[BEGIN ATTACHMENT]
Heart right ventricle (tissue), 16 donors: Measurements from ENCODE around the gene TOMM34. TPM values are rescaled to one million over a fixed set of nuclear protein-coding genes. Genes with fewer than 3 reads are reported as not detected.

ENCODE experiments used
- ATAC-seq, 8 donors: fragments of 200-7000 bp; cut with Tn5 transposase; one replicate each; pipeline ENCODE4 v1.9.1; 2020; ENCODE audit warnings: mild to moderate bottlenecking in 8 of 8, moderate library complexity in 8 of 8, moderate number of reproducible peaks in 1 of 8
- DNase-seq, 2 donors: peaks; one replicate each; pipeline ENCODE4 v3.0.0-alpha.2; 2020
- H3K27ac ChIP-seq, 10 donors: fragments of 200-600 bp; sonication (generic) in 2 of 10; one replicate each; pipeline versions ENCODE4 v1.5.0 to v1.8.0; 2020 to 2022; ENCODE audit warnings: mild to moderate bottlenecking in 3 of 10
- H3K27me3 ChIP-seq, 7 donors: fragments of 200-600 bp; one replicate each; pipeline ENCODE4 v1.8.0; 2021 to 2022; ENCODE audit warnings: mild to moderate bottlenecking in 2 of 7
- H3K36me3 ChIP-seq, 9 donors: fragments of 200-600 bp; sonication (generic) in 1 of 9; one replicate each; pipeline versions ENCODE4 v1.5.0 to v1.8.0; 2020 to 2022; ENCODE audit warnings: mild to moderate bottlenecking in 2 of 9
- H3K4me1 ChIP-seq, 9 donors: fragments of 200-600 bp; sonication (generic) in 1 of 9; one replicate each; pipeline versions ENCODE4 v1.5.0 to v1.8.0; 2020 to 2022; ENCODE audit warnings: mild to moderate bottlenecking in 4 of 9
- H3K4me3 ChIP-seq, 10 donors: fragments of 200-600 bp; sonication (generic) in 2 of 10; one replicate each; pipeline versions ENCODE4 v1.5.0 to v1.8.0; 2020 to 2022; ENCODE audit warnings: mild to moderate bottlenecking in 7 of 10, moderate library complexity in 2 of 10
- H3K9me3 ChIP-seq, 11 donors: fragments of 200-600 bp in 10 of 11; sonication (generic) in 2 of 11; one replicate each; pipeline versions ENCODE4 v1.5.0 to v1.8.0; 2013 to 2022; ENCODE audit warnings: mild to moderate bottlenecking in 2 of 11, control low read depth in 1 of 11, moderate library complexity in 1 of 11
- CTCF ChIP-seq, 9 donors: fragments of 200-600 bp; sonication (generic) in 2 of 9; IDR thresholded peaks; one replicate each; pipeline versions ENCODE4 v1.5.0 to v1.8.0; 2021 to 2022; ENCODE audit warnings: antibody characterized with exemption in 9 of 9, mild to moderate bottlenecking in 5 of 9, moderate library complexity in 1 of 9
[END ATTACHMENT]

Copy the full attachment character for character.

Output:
Heart right ventricle (tissue), 16 donors: Measurements from ENCODE around the gene TOMM34. TPM values are rescaled to one million over a fixed set of nuclear protein-coding genes. Genes with fewer than 3 reads are reported as not detected.

ENCODE experiments used
- ATAC-seq, 8 donors: fragments of 200-7000 bp; cut with Tn5 transposase; one replicate each; pipeline ENCODE4 v1.9.1; 2020; ENCODE audit warnings: mild to moderate bottlenecking in 8 of 8, moderate library complexity in 8 of 8, moderate number of reproducible peaks in 1 of 8
- DNase-seq, 2 donors: peaks; one replicate each; pipeline ENCODE4 v3.0.0-alpha.2; 2020
- H3K27ac ChIP-seq, 10 donors: fragments of 200-600 bp; sonication (generic) in 2 of 10; one replicate each; pipeline versions ENCODE4 v1.5.0 to v1.8.0; 2020 to 2022; ENCODE audit warnings: mild to moderate bottlenecking in 3 of 10
- H3K27me3 ChIP-seq, 7 donors: fragments of 200-600 bp; one replicate each; pipeline ENCODE4 v1.8.0; 2021 to 2022; ENCODE audit warnings: mild to moderate bottlenecking in 2 of 7
- H3K36me3 ChIP-seq, 9 donors: fragments of 200-600 bp; sonication (generic) in 1 of 9; one replicate each; pipeline versions ENCODE4 v1.5.0 to v1.8.0; 2020 to 2022; ENCODE audit warnings: mild to moderate bottlenecking in 2 of 9
- H3K4me1 ChIP-seq, 9 donors: fragments of 200-600 bp; sonication (generic) in 1 of 9; one replicate each; pipeline versions ENCODE4 v1.5.0 to v1.8.0; 2020 to 2022; ENCODE audit warnings: mild to moderate bottlenecking in 4 of 9
- H3K4me3 ChIP-seq, 10 donors: fragments of 200-600 bp; sonication (generic) in 2 of 10; one replicate each; pipeline versions ENCODE4 v1.5.0 to v1.8.0; 2020 to 2022; ENCODE audit warnings: mild to moderate bottlenecking in 7 of 10, moderate library complexity in 2 of 10
- H3K9me3 ChIP-seq, 11 donors: fragments of 200-600 bp in 10 of 11; sonication (generic) in 2 of 11; one replicate each; pipeline versions ENCODE4 v1.5.0 to v1.8.0; 2013 to 2022; ENCODE audit warnings: mild to moderate bottlenecking in 2 of 11, control low read depth in 1 of 11, moderate library complexity in 1 of 11
- CTCF ChIP-seq, 9 donors: fragments of 200-600 bp; sonication (generic) in 2 of 9; IDR thresholded peaks; one replicate each; pipeline versions ENCODE4 v1.5.0 to v1.8.0; 2021 to 2022; ENCODE audit warnings: antibody characterized with exemption in 9 of 9, mild to moderate bottlenecking in 5 of 9, moderate library complexity in 1 of 9